Use the Science of Ultradian Rhythms To Boost Productivity, Energy, and Willpower


By Pilar Gerasimo, founding editor of Experience Life magazine, co-host of the top-rated The Living Experiment podcast, and author of The Healthy Deviant: A Rule Breaker’s Guide to Being Healthy in an Unhealthy World.


Think you have a willpower problem? Hmmm. I doubt that. If you’re like most health-seekers I know, what you actually have is an ultradian rhythm problem.

Never heard of ultradian rhythms? You’re not alone. They’re not something we learn about in school, or from most health media. But just like heartbeats and eye blinks, we all have them, and we need them to function properly.

Our ultradian rhythms matter mightily to virtually all aspects of our physical, mental, and emotional health. They also play a big role in we think about as our “willpower” and our ability to carry out the decisions we believe to be in our own best interest.

Okay, so what are these ultradian rhythms and what can they do to help you think, choose, and perform better in every part of your life? I’m so glad you asked.

The first thing to know is about ultradian rhythms is that they are not some esoteric concept like chakras or third eyes (although I respect those things on their own merits). Rather, they are biological patterns hardwired into your DNA—a function of your “clock genes,” which dictate how your body functions in time. Much like cardiac rhythms and brain waves, ultradian rhythms are measurable, observable, quantifiable physiological patterns that your body must maintain in order to operate properly.

Ultradian means “many times a day.” Rhythms refers to the regular oscillating (up-and-down) wave patterns these cycles follow. The primary purpose of ultradian rhythms is to manage the cycles of energy production, output, and recovery that occur in all humans (as well as animals, plants, yeast, and fungi). Basically, ultradian rhythms are like mini-versions of circadian rhythms (our twenty-four-hour cycles of sleep and waking), except that they are much shorter, occurring many times over a single day. Like circadian rhythms, they have a powerful effect on your body, and when they are disrupted or ignored, they can really mess with your health, happiness, and general well-being. On paper, they look like this:

Ultradian Performance Peaks and Ultradian Troughs

Your ultradian rhythms operate continually, day and night. While you’re sleeping, they mostly affect things like your REM patterns, so you don’t notice them much. During the day, however, they have a far more tangible impact on how you feel. Here’s how your ultradian rhythms play out while you’re going about your daily business:

  • As you start your day and get yourself into a flow of sustained activity and mental focus, your body and brain start burning through a significant amount of oxygen, glucose, and other energetic fuels.
  • Within about an hour and a half, you reach the apex of your productivity, entering what’s known as an “ultradian performance peak.”
  • Meanwhile, the byproducts of all your mental and physical activity— metabolic waste, snippets of data, cellular debris—are building up in your system.
  • After about an hour and a half or two hours, you begin experiencing this accumulation of all this detritus as stress. Your productivity and performance start to decline as your body enters what’s known as an “ultradian trough”—an energetic low point.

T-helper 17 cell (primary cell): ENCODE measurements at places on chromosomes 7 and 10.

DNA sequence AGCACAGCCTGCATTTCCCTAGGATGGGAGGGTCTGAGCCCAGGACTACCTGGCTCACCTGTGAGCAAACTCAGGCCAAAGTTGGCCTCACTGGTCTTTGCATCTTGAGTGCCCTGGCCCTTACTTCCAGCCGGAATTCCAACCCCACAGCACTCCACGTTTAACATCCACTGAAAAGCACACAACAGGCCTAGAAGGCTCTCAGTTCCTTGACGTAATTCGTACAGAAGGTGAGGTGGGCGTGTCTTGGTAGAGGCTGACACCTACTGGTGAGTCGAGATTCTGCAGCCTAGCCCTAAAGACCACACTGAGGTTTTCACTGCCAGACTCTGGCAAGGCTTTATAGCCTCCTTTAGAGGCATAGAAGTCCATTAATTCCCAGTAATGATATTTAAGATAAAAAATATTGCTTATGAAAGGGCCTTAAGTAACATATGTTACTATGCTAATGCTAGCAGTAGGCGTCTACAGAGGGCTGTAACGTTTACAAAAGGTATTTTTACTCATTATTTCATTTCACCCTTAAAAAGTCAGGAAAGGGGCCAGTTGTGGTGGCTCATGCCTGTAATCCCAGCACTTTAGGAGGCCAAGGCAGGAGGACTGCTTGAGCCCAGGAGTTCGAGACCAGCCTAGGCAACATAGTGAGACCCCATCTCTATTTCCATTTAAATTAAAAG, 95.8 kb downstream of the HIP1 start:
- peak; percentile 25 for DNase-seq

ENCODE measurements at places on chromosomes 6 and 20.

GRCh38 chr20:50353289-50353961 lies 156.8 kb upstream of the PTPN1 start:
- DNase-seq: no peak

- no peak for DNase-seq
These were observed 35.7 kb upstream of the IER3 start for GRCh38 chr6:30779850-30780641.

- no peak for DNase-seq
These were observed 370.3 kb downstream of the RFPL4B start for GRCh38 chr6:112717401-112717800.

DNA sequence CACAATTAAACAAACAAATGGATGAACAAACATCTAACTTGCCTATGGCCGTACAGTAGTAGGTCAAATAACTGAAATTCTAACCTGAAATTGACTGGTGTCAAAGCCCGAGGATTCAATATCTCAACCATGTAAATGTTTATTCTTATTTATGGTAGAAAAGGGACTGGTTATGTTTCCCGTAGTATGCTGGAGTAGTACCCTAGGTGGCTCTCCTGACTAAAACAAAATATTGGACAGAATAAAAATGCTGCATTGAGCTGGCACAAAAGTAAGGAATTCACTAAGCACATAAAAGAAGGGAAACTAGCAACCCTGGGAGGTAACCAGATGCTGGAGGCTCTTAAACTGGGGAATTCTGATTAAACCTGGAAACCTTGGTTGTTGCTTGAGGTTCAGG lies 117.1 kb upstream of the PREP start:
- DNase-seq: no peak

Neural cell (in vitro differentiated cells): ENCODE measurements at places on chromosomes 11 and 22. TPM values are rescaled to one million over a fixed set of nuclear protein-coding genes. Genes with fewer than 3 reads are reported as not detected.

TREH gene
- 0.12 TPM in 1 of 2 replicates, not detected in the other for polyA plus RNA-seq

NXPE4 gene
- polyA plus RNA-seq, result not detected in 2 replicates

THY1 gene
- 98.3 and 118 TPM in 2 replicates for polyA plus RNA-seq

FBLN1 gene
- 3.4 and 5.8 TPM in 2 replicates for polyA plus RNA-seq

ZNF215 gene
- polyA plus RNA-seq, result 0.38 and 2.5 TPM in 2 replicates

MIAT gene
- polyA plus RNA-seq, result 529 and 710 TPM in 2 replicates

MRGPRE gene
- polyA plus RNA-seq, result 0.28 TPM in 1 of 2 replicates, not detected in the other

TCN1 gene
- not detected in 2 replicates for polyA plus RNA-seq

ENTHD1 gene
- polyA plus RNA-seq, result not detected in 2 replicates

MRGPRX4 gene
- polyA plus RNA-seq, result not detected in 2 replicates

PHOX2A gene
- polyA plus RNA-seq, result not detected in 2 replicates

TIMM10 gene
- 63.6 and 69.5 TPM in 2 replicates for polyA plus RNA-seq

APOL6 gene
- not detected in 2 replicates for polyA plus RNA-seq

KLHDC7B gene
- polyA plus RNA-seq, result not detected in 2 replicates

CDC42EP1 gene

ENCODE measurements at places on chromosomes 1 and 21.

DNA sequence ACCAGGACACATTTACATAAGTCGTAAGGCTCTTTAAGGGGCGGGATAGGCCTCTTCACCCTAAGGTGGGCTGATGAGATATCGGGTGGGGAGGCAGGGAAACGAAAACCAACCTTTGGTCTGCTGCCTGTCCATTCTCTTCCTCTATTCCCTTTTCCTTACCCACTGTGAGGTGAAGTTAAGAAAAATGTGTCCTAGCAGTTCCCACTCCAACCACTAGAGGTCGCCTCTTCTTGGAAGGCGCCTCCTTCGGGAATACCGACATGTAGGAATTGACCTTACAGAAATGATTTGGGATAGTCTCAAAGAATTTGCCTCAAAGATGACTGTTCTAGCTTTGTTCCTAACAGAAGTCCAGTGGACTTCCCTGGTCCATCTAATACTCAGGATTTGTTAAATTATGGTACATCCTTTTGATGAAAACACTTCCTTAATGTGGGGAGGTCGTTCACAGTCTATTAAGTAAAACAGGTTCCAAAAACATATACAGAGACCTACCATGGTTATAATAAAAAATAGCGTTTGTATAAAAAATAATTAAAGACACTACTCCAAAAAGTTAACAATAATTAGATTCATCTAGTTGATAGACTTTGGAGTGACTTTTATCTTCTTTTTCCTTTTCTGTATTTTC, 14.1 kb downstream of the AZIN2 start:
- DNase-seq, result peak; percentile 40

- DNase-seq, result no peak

• You start feeling fatigued, spacey, groggy, irritable, distracted, hungry, or fidgety. Your attention might wander. Your body might feel heavy, your face slack, your eyes glazed, unfocused, or droopy.
  • You might feel the urge to hit the restroom, or you might experience a sudden craving for sugar, carbs, caffeine, or (if you smoke) a cigarette.
  • You might also hear an anxious little internal voice saying, “Oh dear, it’s only mid-morning and I’m already losing it. How am I going to make it through the day?”

Okay, freeze frame here: This is a super important moment— a moment of truth.

This is a moment to which you want to bring your awareness. Because the feelings you’re noticing right now? Those sloggy, tired, tweaky, distracted, “blah,” or “ugh” feelings? These are signs that your body is working exactly as it should be. These are your body’s flag-waving signals that it needs some down time—now, or as soon as humanly possible—in order to regenerate cellular fuel, rebalance your blood sugar and biochemistry, flush its detoxification systems, and repair damaged tissue.

Your brain also needs a break to sift through all the vast amounts of data you’ve taken in, tag it, organize it, and create important synaptic connections. These are the connections that allow your mental databases to merge and exchange information, producing those magical aha moments, creative insights, and brilliant solutions you kept wishing you had more of. These are the connections that allow important information currently piled up in your various mental inboxes to be sorted, labeled, and filed appropriately so that you can easily recall them later, whenever the need arises. These are the connections that determine whether you are a sparkling genius making great things happen or a grumpy, lumpen mass of flesh parked on an office chair wishing you were somewhere else.

In short, even if you don’t care that much about your health and happiness, if you care at all about your brain and your career, these signals your body is sending you at this moment matter. So now, let’s rejoin your body’s ultradian program in action:

  • Assuming you heed your body’s signals for a break, the moment you step away from external demands and take a few deep breaths, your body’s internal ground crews begin cranking into high gear, tackling a wide array of internal detoxification, maintenance, refueling, and repair tasks that comprise what’s known as the “ultradian healing response.”
  • During the course of the next twenty minutes (ideally), fresh stores of fuel—in the form of adenosine triphosphate (ATP)—are delivered to your cells; blood sugar, hormones, and neurotransmitters are rebalanced; toxins are flushed; and many important fix-it and filing tasks are completed.